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Forgetfulness can cost you at airports

Forgetfulness isn’t a crime but these days it could get you fined and put your name on a government database.  The fines are being handed out to travelers caught trying to pass through security with banned items in their  carry-on baggage. 
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Forgetfulness isn’t a crime, but these days it could get you fined and your name placed on a government security database.

The fines are being handed out at airports across the country to travelers caught trying to pass through security with banned items in their carry-on baggage. Fines can range as high as $10,000 and a criminal referral, according to the penalty guidelines established by the Transportation Security Administration.

Last year the TSA collected $1 million in fines from just over seven million banned items it collected. The money goes into the U.S. Treasury’s general fund. The average fine was $208 with just under 150 cases seeing fines of $1,000 or more, according to TSA figures. Of those seven million items collected, 81,600 were firearms, explosives, knives with blades over three inches and box-cutters that were “artfully concealed,” according to Amy Von Walter, a TSA spokesperson.

And simple forgetfulness isn’t going to be enough to get you off the hook anymore.  Just ask Jon Zetterlund from the Minneapolis area, who was fined $250 when airport security found a Swiss Army knife in his shaving kit. In haste, Zetterlund had removed the shaving kit from an overweight piece of checked luggage and stuffed it into his carry-on when TSA passenger screeners nabbed him.

“I told them I screwed up, said I was sorry,” Zetterlund told the St. Paul Pioneer Press. He proffered no objection to having the knife confiscated. Yet several weeks later, he told the paper, a letter arrived demanding he pay the fine. Zetterlund was so taken aback, he thought the letter was some kind of elaborate scam; he eventually paid up after confirming the fine was for real.

'Aggravating circumstances'
“We typically don’t fine people for being forgetful,” Von Walter said. The TSA guidelines provide a broad outline for the types of fines that can be imposed and under what circumstances they can be modified, Von Walter said. “However, the guidance doesn’t require civil penalty in every incidence where a prohibited item is discovered,” she said. 

And in fact, typically, with the more common items, such as small Swiss Army knives or sewing scissors, TSA won’t hand out a fine, “but we do have to look at cases where there are aggravating circumstances and typically that will influence the fee amount,” Von Walter said.

In other words, if you shoot off your mouth about being caught trying to take a banned item through airport security, be prepared to pay. It’s common sense, said Von Walter, and not unlike a situation in which you’ve been stopped for a traffic violation. “Be pleasant and apologetic and respectful and it could potentially impact your situation,” she said, meaning the difference between a hefty fine and a stern warning.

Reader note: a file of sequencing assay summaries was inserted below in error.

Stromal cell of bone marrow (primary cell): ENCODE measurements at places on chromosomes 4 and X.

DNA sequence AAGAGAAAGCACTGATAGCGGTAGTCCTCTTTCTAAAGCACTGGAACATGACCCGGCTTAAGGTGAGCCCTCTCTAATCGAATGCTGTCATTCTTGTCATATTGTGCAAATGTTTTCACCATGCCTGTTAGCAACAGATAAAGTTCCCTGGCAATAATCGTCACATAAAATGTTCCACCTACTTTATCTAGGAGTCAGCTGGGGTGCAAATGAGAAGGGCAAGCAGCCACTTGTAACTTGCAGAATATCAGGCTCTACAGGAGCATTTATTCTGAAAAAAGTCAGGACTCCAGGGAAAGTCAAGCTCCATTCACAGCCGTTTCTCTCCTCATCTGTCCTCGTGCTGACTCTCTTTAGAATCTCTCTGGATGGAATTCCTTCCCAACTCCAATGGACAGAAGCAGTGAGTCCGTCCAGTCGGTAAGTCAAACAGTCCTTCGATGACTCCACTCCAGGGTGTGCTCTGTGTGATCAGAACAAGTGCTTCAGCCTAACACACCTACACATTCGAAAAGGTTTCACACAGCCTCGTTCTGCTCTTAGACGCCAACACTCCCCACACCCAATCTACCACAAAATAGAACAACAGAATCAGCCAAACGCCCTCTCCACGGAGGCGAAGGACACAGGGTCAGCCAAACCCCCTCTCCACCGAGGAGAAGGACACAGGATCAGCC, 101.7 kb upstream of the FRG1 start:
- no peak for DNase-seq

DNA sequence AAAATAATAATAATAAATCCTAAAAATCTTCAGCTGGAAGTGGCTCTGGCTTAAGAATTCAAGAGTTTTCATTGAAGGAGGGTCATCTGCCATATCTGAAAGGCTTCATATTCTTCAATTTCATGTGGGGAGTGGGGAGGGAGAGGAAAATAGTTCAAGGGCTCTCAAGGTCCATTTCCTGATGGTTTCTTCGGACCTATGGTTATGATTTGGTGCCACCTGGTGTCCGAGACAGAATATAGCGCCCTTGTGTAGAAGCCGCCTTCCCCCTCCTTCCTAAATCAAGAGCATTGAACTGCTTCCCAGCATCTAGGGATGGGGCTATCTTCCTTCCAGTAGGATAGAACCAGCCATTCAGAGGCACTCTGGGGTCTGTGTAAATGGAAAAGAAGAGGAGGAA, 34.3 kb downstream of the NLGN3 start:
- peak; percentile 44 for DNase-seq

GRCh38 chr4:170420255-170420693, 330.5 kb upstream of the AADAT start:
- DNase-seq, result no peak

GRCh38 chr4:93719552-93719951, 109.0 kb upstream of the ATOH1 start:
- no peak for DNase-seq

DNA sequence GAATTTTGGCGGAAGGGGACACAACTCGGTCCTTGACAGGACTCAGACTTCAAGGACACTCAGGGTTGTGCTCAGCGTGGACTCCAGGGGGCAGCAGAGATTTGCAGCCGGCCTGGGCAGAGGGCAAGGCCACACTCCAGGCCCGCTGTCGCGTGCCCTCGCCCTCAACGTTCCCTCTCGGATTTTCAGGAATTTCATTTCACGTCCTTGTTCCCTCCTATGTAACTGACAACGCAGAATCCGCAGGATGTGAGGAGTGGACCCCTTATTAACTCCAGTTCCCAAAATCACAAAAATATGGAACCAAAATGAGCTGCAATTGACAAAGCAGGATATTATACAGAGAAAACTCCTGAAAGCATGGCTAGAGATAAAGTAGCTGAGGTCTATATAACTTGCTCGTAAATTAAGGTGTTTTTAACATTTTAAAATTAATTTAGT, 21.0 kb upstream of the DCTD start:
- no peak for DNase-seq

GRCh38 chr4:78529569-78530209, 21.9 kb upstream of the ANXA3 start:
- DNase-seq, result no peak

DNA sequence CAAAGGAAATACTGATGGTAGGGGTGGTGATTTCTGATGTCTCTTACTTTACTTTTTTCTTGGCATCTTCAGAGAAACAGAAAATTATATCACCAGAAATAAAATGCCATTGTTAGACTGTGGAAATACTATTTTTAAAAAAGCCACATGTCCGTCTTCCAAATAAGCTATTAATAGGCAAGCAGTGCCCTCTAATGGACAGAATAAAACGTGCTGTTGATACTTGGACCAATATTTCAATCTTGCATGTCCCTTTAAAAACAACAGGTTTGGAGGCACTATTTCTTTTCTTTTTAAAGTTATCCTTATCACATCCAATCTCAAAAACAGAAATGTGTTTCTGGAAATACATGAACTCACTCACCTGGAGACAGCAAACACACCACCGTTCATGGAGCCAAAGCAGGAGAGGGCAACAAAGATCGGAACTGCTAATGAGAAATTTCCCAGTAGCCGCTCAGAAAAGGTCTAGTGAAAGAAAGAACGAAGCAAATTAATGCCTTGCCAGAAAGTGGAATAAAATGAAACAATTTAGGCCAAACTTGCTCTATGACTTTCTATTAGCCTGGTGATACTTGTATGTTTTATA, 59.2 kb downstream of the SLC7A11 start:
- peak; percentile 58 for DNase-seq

Disciplinary discretion
Federal security directors at each airport are given flexibility in deciding what offenses should be fined and for how much.  “Like a judge on a bench,” has leeway to interpret the law to fit the circumstance, Von Walter said.  And that includes handing down a fine that is less than the minimum $250, she said, especially in first time offenses.

This flexibility has led to questions from Congress about whether the fines are being fairly assessed.  A person caught with a box-cutter at one airport may get off with a verbal warning while another person in similar circumstances might be hit with a $250 fine. 

“Consistency is an issue that TSA struggles with,” Von Walter acknowledged, pointing out the agency’s somewhat confusing shoe screening that seems to differ from airport to airport.  “Certainly, we want to insure greater consistency,” when it comes to fines, she said.

Ignorance is no excuse
Pleading your case in an apologetic way only goes so far, however. TSA is now three years old. The agency’s list of banned items is one of the best publicized post-9/11 government creations for no other reason than it’s often in heavy rotation of late night comedian monologues and is derided almost as much as the Department of Homeland Security’s terrorist-threat color code. 

Bottom line: the TSA feels American travelers have had fair enough warning regarding the consequences of bringing a banned item through airport security. 

“Certainly, we try and be as understanding as possible,” Von Walter said.

There’s another reason to keep your head clued in when traveling, beyond the annoyance of having to pay a fine: All the personal information collected during the process of being fined is stored on a government security database that doesn’t go away. 

“It would be safe to assume that in some cases you may be placed on a ‘selectee list,’” said a TSA source with knowledge of the process. Such lists fall short of the infamous “no fly” list, which have erroneously ensnared politicians, celebrities and other innocent travelers. But this selectee list means you’re more likely to have your ticket flagged, and that means “you would go through additional screening at airport security checkpoints,” the TSA source said.

But you don’t have to just “take it.” There is an appeal process, the TSA says. One caution though: The procedure is tedious and if you want an in-person hearing, you have to return to the place where the infraction took place.